A BIT OF WINE, A BIT OF GOLF: KICKING BACK AT FULTS FAMILY VINEYARDS

Fults Family Vineyards sits on Clayton Creek just a few miles south of Lower Lake on the corner of Spruce Grove Road and Highway 29. Enter the tree-lined driveway, and you wind up a rise, past the Fults’ home to their tasting room overlooking a large pond. Kendall, co-owner of Fults Family Vineyards (FFV), keeps it relaxed and welcoming. It’s the kind of place where no matter your wine knowledge or preference, you’ll have a good time. I’ve never been to a winery with a television on one wall always playing sports, or a par 3 hole where you can hit some golf balls while you sip on a glass. It all fits together perfectly at FFV. Come in on the weekend, and you’ll probably run into Kendall sitting behind the tasting room bar, waiting with some good wine and a good story.

Quality Products, Quality Service: Premier Flooring

“Did you see that dog?” Sufi asks. “That was a big Rottweiler. I could do whatever and sell him the cheaper stuff, but I have to live with myself. We only sell quality products here,” Sufi continues her thought. “And we’ve got the best installers. They’re the cream of the crop. We’ve had to clean up a lot of mistakes that other installers have made. When you get too big, you lose quality. So Justin and I want to keep it small and continue to provide the best product and service possible.”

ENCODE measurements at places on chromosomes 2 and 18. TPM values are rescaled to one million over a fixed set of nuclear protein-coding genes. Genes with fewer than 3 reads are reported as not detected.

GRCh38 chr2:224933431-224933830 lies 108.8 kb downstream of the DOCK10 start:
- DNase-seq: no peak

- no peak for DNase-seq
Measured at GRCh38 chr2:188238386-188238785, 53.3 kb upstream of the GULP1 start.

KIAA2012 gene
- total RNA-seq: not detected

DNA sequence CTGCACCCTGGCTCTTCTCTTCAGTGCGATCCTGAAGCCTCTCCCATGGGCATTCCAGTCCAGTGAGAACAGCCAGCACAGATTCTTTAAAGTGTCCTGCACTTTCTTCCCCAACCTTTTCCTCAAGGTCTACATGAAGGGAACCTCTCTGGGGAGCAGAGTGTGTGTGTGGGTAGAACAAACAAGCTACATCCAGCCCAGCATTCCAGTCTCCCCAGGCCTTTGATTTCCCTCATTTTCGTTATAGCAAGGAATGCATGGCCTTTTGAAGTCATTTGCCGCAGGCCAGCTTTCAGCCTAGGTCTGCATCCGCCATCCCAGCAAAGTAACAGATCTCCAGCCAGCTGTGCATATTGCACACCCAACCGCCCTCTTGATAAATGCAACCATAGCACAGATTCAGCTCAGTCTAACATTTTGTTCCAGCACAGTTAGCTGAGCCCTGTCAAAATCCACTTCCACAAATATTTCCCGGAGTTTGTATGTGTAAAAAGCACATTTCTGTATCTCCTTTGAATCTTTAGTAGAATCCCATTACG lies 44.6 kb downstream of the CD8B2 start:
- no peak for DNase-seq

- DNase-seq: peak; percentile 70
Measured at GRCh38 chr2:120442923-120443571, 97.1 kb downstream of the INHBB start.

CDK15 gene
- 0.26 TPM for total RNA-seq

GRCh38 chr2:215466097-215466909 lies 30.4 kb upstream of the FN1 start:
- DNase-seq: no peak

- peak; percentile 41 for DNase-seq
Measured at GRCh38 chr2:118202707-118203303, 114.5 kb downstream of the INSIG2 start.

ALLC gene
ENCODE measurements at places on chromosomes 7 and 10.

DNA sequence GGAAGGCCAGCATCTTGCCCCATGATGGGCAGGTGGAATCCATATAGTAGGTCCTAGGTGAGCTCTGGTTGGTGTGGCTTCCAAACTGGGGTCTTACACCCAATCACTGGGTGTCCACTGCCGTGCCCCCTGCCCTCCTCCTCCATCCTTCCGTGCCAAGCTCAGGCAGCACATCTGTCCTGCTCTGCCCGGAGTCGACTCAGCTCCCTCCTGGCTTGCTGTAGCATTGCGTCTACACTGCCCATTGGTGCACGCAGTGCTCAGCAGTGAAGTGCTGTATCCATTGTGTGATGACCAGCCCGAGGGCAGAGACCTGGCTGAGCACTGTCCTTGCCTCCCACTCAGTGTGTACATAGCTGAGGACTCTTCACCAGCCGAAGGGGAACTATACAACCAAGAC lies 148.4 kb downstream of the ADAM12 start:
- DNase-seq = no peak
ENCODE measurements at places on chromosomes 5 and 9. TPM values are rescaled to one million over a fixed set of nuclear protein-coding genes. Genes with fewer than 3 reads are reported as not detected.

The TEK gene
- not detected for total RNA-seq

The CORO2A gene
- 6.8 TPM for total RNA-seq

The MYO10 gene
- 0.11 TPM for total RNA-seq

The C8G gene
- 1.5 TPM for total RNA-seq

BIG VALLEY, SMALL FARMS, PART 4: CAMPODONICO OLIVE FARM

The sun blazes overhead, searing my skin; It’s August in Lake County, and the olive trees soak it up. Lianne and Richard Campodonico of Campodonico Olive Oil walk next to me, well-covered from the bright yellow glare of the sky. “They’re more like bushes than trees,” Rich says, looking down the row of various-sized olive trees. “Look at that one!” He points towards a fifteen-foot-tall shrub of an olive.“We planted them in blocks,” he continues. “One quarter, the first year, one quarter the second year. Then we had a hard winter that killed 40% of the trees.” He shows me a tree springing out of a broken stump. “Several of them grew back, like this one, but we had to get more.”